• Outdoors Outdoors

Austin resident shares concerning experience after Memorial Day weekend park visit: 'It's very scary'

"It's heartbreaking, you know, to just know that this is how people naturally behave."

"It's heartbreaking, you know, to just know that this is how people naturally behave."

Photo Credit: City of Austin

A woman trying to enjoy a park on the Tuesday after Memorial Day was shocked to discover an incredible amount of litter, potentially creating a hazard for her furry friend. 

KXAN reported that "numerous" cans, bottles, and boxes were left on the ground at Commons Ford Metropolitan Park, a popular recreation area in Austin, Texas. 

Masha Hearthen told the news station that all of the trash made her first visit to the park a stressful experience.

"It's very scary. I worry about my dog potentially, like eating something dangerous that might have been left, like a piece of a can," Hearthen said.

Unfortunately, as City of Austin Parks and Recreation Natural Resources Division manager Amanda Ross told the news outlet, holidays like Memorial Day can result in large volumes of trash marring the beautiful waterfront park. 

In addition to being unsightly, the trash can be dangerous to wildlife. 

Jars and bottles can trap smaller animals like rodents, and it can even lead to the death of creatures that mistake it for food. Following Memorial Day in Naples, Florida, last year, trash was seen strewn across nesting sites for sea turtles, a federally protected species.  

Fortunately, there are many ways to celebrate responsibly. 

"As we like to say, 'Leave No Trace,' so that that space can be enjoyable for future generations as well as for our local wildlife," Ross told KXAN.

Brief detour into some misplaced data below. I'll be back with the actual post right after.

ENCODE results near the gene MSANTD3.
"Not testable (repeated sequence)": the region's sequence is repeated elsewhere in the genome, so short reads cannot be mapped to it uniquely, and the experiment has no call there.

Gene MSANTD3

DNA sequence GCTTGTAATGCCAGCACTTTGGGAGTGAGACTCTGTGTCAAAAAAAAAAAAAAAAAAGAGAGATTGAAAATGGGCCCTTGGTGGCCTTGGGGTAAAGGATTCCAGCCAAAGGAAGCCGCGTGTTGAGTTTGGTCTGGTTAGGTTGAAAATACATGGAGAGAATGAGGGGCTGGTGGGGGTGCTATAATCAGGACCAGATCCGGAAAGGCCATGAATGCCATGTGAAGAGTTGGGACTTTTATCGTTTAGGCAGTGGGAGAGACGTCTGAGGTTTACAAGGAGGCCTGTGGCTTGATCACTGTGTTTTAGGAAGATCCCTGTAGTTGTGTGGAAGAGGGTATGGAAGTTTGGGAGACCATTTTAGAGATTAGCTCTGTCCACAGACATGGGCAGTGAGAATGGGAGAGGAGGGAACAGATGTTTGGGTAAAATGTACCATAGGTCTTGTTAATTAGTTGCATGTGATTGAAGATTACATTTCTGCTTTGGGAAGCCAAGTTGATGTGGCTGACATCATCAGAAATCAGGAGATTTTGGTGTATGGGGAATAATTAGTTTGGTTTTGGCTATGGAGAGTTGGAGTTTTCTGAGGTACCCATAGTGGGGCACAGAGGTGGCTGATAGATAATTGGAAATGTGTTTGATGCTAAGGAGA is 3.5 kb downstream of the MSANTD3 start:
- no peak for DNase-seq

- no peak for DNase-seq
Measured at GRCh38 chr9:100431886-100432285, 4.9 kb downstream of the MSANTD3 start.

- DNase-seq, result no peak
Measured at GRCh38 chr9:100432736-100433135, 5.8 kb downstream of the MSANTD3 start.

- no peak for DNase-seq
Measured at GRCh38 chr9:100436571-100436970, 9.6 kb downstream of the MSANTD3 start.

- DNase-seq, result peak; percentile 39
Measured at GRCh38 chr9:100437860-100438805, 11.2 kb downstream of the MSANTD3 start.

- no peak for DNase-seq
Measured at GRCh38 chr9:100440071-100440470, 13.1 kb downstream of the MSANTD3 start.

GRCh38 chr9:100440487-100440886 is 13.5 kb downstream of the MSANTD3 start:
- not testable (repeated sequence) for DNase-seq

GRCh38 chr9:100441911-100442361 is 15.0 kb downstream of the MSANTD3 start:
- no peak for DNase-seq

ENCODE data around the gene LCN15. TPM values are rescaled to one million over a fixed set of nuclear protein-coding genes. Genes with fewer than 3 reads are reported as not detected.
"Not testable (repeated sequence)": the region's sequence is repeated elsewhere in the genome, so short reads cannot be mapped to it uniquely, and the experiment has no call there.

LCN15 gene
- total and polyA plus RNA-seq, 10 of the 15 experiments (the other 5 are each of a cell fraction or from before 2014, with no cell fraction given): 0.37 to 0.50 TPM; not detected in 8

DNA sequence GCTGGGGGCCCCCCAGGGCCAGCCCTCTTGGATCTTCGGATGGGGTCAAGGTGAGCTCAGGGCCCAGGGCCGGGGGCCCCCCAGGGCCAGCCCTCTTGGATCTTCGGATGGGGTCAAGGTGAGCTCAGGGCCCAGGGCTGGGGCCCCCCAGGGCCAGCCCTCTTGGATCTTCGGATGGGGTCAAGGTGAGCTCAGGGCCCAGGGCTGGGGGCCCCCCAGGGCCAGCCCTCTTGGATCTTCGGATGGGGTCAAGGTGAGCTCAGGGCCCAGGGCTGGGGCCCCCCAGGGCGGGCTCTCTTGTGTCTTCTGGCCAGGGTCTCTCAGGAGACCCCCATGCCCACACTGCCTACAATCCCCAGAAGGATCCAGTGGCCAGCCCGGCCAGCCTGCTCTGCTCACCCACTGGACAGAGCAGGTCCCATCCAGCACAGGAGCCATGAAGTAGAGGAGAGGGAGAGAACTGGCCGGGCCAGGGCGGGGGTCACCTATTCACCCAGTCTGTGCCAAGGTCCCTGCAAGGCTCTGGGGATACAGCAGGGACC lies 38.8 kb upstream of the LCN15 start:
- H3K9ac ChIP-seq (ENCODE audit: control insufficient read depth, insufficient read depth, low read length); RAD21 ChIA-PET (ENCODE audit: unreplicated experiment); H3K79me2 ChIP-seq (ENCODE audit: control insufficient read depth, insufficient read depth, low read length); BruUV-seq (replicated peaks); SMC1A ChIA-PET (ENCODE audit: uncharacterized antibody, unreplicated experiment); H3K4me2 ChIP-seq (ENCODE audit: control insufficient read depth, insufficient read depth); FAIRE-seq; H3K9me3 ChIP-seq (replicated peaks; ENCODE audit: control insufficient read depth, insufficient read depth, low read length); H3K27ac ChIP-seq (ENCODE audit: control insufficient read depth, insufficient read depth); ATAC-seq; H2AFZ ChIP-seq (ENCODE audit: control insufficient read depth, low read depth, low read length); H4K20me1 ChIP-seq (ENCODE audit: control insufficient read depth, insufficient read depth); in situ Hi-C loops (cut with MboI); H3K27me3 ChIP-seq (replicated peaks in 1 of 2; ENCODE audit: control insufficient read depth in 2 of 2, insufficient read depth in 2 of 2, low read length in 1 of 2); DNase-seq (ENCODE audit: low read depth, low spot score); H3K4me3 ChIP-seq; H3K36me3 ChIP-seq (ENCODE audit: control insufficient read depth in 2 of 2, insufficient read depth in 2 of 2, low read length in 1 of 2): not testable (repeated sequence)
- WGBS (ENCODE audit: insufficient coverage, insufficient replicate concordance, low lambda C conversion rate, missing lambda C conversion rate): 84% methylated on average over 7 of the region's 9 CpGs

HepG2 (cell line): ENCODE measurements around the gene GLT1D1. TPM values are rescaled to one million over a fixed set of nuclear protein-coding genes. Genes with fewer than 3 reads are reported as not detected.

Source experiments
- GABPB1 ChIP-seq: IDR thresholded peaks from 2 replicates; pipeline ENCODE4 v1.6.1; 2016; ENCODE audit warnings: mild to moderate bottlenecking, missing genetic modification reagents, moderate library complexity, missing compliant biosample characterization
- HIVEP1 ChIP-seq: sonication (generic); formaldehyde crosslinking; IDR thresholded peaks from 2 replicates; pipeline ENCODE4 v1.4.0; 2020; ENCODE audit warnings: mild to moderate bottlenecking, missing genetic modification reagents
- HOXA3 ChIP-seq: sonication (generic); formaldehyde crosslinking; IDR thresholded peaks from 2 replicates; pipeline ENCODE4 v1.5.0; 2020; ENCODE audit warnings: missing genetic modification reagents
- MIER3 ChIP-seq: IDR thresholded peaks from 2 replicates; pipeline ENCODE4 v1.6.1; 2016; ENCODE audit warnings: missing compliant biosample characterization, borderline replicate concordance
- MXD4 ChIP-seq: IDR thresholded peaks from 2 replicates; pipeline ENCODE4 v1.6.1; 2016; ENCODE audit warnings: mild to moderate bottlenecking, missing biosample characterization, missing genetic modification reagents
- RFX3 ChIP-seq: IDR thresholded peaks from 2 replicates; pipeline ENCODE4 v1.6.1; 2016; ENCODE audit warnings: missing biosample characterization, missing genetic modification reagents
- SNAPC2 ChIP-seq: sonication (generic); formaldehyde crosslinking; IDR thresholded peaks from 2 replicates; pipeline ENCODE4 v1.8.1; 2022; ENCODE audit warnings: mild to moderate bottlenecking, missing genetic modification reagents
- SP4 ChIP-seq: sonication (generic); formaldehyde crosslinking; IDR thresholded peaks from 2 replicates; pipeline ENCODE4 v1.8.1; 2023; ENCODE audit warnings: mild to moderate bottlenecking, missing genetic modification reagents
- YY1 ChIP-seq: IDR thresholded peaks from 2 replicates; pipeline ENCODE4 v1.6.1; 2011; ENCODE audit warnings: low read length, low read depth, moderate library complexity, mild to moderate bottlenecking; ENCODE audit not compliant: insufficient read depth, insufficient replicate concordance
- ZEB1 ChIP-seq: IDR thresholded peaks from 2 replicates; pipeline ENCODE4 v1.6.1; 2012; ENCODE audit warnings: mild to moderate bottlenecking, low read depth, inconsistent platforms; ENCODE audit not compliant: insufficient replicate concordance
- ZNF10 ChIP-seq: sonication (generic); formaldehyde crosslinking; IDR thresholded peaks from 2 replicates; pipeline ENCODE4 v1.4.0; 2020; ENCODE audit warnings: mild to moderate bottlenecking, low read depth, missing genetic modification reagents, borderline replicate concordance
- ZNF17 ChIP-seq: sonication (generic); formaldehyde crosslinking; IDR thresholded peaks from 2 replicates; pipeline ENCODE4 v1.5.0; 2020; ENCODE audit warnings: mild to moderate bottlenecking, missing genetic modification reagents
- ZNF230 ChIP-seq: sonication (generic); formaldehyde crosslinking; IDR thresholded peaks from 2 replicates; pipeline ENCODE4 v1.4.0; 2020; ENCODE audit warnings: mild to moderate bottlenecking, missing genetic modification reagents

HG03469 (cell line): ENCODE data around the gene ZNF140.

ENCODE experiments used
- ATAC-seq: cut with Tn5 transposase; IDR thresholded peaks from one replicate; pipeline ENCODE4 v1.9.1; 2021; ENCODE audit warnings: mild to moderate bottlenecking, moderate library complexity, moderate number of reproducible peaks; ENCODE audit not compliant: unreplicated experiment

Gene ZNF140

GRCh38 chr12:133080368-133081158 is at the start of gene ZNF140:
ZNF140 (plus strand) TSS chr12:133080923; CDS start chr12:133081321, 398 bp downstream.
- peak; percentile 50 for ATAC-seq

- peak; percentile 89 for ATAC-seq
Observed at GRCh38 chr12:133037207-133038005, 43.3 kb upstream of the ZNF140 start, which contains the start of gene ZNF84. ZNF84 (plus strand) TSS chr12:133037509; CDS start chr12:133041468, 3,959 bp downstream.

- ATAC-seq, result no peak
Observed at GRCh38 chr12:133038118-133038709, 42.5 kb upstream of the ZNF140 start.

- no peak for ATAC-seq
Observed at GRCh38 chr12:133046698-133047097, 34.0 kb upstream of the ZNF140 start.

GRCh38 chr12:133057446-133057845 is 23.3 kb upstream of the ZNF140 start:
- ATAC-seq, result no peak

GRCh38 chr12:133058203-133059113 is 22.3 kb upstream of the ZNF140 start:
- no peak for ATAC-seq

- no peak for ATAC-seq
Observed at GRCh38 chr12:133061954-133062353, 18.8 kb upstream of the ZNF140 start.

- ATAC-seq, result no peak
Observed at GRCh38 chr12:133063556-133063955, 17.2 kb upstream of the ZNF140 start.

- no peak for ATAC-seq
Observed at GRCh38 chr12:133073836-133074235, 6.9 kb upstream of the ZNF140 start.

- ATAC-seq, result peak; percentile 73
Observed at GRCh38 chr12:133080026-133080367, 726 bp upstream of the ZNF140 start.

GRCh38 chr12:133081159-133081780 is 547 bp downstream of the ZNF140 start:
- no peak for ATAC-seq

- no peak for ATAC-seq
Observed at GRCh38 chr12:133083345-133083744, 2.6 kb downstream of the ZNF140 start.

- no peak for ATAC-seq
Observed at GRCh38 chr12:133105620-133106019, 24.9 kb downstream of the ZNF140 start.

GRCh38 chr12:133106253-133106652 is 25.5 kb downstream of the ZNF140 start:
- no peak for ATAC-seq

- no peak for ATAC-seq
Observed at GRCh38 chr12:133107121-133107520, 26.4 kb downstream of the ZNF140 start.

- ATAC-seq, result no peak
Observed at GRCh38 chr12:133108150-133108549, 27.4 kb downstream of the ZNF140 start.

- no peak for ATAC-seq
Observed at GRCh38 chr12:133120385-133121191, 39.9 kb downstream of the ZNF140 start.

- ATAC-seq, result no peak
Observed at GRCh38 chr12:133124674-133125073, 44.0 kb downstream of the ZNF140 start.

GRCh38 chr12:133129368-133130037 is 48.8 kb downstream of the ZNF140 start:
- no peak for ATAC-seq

Opting for reusable containers when picnicking can help reduce harmful waste, but if that's not possible in a particular situation, ensuring that items are properly disposed of or recycled goes a long way toward keeping our parks clean and our wildlife safe. 

Some cities, like Austin with its 311 app, also have systems to report littering so the problem can be amended. However, in the event you run into trash polluting your neighborhood park, participating in cleanup efforts can help make things right. 

"It's heartbreaking, you know, to just know that this is how people naturally behave," one parkgoer who removed cans from the water at Commons Ford Metropolitan Park told KXAN, highlighting the importance of respecting our natural surroundings.  

Meanwhile, in San Marcos, a city roughly an hour from Austin, advocates are working to educate the community on a new single-use beverage container ban before ramping up enforcement. 

"For the most part, this is an educational summer," San Marcos River Foundation executive director Virginia Parker told KXAN after observing plastic waste following the holiday weekend. "We want people to come in and use the river — love the river. But also we don't want to negatively impact the environment."

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